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British Comics
British comics as the name suggests are comics that originate from Britain. British comics are usually Anthology Comics and often have annuals printed once a year in time for Christmas (or at least they used to), likewise summer specials printed in time for the summer holidays. British comics evolved out of story papers with a number of story papers switching to comics. The earliest British comics, such as Comic Cuts, began in the 1890s and these slowly evolved into the modern anthology comic which in the early days would feature humourous, adventurous and text stories the latter owing to their story paper roots. The oldest British Comic which survives to this day is The Dandy which began in 1937 although The Beano (from the same publisher) which began, a year later, in 1938 has now superseded it in issue numbers due to the Dandy's period as a fortnightly publication in the late 2000s and will most likely take the title as the former ceased publication in December 2012.

There are four main genres of British comics. It should be noted that as many British Comics are anthologies different strips in a comic maybe from a different genre but since the 1970s nearly all British Comics are solely one genre.

One of the main genres are British Humour Comics the most popular comics of this genre are often considered to be The Beano and The Dandy. There used to be many more, but sales decreased over the years and many of them merged or became defunct around The Nineties: some of the most popular characters from these discontinued comics have migrated to The Beano or The Dandy. Both of these comics have existed since the late 1930s. This genre often relies more on tropes common in cartoons. This Humour Comic genre is probably the most popular genre.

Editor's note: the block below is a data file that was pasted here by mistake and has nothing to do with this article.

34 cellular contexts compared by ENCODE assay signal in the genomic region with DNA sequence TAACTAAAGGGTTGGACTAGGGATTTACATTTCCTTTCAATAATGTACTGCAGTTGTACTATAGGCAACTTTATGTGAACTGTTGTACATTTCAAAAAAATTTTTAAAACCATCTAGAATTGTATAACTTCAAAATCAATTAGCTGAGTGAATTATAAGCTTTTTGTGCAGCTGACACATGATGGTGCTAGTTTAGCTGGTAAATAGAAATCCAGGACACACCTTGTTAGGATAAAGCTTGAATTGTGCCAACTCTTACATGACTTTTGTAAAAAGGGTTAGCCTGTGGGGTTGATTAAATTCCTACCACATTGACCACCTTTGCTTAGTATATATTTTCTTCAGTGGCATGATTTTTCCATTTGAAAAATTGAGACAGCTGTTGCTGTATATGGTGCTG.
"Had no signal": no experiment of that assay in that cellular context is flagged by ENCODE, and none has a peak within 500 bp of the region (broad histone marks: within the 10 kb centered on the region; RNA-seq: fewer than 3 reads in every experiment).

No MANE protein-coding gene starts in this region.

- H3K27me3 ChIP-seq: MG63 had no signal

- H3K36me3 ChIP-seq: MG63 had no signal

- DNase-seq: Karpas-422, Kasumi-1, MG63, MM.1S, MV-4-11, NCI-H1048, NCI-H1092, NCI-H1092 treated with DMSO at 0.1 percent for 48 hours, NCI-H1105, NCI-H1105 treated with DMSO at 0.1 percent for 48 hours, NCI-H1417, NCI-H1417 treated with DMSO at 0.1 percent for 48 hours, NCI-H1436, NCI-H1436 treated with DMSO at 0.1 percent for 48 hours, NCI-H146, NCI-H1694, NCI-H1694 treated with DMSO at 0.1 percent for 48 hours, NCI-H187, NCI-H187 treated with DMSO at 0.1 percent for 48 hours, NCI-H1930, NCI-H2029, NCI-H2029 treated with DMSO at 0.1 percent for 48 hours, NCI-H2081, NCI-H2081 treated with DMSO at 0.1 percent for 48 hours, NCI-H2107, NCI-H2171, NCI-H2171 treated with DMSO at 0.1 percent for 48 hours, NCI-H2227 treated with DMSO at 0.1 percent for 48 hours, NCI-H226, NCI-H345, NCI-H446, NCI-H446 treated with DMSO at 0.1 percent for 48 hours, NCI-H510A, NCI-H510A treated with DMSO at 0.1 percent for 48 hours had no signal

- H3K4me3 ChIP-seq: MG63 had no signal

There are also adventure comics which are quite different to their American equivalents that instead of focusing on Super Heroes they use a lot of war, sci-fi or football stories. Good examples of this genre would be 2000 AD and Commando.

The girls' equivalent of this would often feature sports or ballet themed stories,and school settings, although they would often include an element of fantasy or science fiction. Typical examples would be Girl, Bunty, and Princess Tina. In the 1970's genre aspects became more explicit with the appearance of overtly themed titles such as Misty (supernatural), Jinty (SF), and Spellbound (fantasy and SF). In the 1980's as newsstand comics declined, girls' titles merged, with surviving titles morphing into teen magazines, dropping comic strips as they did so.

There are also comics aimed at the very young children most of these comics are now based off licensed properties but back in the 70s and earlier this genre did not rely on them. An example of this genre would be the now seemingly oddly titled Bimbo.

Notable British comics:

Notable Comic strips from British Comics:

Notable British newspaper comic strips

British Comics publishers

The following creators are notable enough to have articles:

British Comic Tropes:


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